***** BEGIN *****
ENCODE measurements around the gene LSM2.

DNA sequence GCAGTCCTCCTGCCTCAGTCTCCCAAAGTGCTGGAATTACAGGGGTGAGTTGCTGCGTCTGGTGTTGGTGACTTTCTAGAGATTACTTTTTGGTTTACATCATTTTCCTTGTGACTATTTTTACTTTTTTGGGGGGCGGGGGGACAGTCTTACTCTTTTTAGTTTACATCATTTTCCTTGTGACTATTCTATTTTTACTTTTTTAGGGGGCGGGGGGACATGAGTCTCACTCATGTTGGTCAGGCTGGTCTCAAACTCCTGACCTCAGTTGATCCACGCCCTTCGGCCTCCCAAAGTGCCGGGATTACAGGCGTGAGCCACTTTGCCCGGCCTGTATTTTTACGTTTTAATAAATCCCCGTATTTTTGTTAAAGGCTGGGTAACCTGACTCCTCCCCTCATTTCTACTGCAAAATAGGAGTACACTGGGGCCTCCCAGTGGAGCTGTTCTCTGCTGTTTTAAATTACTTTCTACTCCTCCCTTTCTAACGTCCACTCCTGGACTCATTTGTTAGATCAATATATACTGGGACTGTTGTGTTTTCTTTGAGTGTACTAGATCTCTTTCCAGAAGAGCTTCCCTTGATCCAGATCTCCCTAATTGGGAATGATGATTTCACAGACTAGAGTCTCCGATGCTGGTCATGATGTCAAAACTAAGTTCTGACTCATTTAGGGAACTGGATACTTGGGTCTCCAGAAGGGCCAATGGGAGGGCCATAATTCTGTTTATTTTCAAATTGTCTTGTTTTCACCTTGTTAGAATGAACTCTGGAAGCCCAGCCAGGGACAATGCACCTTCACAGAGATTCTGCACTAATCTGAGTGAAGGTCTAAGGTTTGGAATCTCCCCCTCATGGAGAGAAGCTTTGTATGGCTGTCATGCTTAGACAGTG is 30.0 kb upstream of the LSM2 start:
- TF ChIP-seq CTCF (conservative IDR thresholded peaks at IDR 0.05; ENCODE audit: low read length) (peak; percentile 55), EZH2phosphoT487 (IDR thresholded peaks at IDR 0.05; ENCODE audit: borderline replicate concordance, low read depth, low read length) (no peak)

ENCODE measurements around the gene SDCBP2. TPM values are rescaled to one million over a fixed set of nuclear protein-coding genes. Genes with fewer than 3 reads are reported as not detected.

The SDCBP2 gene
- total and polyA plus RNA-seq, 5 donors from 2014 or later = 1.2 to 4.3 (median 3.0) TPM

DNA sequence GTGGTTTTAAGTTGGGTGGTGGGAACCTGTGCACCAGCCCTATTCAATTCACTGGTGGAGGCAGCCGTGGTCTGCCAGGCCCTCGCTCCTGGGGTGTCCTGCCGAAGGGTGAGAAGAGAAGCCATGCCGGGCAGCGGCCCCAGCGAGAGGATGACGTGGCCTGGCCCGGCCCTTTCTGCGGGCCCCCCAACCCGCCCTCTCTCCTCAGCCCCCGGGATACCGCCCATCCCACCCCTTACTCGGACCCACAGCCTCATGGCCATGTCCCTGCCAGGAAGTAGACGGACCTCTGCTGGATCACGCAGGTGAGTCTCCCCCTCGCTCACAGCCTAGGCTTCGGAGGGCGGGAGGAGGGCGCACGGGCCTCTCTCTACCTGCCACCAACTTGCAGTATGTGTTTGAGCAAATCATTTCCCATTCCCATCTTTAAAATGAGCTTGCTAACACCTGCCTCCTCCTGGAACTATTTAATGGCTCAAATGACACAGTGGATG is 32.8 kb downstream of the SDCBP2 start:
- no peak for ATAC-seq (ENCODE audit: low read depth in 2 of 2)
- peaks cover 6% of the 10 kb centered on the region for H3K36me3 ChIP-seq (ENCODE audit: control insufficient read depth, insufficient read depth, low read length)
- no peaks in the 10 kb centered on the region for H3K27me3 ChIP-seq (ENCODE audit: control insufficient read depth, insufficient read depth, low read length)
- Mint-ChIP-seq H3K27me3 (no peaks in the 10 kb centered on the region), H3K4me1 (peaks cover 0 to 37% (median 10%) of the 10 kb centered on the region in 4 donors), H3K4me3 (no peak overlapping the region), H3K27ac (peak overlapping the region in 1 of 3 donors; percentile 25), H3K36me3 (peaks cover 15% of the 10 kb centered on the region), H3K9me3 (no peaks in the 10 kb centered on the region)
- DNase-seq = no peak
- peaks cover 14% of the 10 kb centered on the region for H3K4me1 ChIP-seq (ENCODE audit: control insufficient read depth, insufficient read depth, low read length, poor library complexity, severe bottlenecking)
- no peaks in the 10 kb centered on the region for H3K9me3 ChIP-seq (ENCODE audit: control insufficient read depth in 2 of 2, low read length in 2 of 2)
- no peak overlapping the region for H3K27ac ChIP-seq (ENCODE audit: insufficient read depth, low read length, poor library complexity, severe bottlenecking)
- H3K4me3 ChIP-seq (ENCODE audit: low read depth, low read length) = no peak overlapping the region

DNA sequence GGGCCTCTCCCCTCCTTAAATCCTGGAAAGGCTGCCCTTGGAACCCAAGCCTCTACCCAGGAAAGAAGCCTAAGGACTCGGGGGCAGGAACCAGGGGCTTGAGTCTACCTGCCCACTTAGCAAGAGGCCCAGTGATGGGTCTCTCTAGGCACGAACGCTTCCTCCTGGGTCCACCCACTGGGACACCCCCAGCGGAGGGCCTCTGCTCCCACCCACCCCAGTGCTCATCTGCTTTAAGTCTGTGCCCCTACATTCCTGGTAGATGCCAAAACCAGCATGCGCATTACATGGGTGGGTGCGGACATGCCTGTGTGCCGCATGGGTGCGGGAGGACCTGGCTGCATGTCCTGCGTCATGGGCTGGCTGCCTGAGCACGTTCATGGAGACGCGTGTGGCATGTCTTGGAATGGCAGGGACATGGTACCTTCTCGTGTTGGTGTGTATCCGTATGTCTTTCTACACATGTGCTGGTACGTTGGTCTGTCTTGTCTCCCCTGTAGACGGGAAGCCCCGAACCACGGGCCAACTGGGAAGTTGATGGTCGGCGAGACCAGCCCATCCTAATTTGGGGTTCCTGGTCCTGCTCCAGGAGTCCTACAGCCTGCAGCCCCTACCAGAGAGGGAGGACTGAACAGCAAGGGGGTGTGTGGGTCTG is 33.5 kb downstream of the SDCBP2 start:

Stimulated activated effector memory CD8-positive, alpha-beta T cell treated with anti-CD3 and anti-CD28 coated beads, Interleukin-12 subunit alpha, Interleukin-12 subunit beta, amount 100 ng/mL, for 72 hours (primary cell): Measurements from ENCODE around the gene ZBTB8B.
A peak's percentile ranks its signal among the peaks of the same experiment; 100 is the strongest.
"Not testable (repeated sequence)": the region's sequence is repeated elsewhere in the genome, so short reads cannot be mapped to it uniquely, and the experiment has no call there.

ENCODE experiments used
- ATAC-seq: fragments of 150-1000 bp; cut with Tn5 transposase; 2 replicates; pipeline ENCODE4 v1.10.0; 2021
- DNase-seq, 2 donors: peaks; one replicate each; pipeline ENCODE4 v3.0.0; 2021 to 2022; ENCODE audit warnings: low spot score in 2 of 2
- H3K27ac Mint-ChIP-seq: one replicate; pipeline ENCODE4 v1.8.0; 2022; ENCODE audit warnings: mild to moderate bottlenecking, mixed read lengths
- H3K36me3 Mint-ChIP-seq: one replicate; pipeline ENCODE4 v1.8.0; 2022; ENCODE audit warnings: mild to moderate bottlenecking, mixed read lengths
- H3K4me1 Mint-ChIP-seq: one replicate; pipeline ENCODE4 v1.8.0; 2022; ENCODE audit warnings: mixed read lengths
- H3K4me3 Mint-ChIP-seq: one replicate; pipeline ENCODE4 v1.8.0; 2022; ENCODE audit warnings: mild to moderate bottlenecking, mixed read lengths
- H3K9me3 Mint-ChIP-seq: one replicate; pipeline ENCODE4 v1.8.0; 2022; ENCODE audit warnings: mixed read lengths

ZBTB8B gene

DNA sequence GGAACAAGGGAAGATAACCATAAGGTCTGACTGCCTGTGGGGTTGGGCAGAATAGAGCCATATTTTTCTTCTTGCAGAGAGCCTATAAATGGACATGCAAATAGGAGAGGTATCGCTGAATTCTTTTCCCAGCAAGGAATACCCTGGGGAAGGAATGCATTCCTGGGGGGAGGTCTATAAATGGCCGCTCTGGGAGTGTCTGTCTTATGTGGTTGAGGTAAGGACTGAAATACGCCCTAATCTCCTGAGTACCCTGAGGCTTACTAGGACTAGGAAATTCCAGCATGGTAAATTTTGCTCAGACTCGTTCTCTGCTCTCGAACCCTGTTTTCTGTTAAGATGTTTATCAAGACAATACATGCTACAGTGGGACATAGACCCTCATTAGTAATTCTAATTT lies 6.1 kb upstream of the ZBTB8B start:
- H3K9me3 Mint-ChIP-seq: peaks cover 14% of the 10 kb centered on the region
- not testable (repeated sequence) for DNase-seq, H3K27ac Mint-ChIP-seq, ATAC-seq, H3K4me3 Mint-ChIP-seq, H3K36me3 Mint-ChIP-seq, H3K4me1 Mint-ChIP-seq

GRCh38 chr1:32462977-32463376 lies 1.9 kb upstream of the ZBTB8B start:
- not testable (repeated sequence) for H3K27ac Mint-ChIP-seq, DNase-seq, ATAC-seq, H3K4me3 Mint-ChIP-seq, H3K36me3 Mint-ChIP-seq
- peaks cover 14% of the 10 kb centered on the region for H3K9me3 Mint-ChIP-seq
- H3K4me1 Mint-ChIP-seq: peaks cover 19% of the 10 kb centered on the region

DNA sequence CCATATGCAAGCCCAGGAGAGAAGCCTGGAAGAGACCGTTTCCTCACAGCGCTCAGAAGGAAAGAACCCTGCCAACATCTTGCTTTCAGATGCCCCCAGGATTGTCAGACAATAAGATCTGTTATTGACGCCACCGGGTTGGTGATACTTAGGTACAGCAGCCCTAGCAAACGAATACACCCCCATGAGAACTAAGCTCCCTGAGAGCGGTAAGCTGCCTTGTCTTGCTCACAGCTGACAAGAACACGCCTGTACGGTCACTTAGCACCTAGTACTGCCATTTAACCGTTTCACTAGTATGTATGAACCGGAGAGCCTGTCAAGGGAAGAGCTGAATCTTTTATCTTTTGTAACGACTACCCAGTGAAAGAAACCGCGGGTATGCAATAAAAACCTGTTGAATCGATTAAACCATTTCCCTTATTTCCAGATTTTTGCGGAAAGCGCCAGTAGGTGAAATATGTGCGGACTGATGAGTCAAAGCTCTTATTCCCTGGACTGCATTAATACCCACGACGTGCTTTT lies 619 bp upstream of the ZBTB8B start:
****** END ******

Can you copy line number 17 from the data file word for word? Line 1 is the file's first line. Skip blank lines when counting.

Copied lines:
DNA sequence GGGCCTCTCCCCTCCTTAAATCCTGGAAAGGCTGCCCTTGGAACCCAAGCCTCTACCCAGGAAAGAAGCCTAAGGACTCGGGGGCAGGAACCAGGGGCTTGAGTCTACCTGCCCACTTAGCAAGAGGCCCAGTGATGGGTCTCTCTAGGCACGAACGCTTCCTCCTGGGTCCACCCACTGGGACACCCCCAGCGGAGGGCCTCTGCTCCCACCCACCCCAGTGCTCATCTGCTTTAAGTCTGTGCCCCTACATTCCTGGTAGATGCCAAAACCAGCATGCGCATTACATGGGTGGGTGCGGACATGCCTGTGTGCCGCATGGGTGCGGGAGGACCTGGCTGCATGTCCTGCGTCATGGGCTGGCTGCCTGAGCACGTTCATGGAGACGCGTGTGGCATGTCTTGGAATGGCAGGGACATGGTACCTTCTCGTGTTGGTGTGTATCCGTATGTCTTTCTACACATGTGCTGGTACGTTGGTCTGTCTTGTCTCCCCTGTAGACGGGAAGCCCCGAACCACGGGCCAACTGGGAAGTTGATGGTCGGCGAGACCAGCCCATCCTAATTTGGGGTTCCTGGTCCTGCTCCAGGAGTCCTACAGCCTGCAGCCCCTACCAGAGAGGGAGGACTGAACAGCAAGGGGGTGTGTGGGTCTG is 33.5 kb downstream of the SDCBP2 start: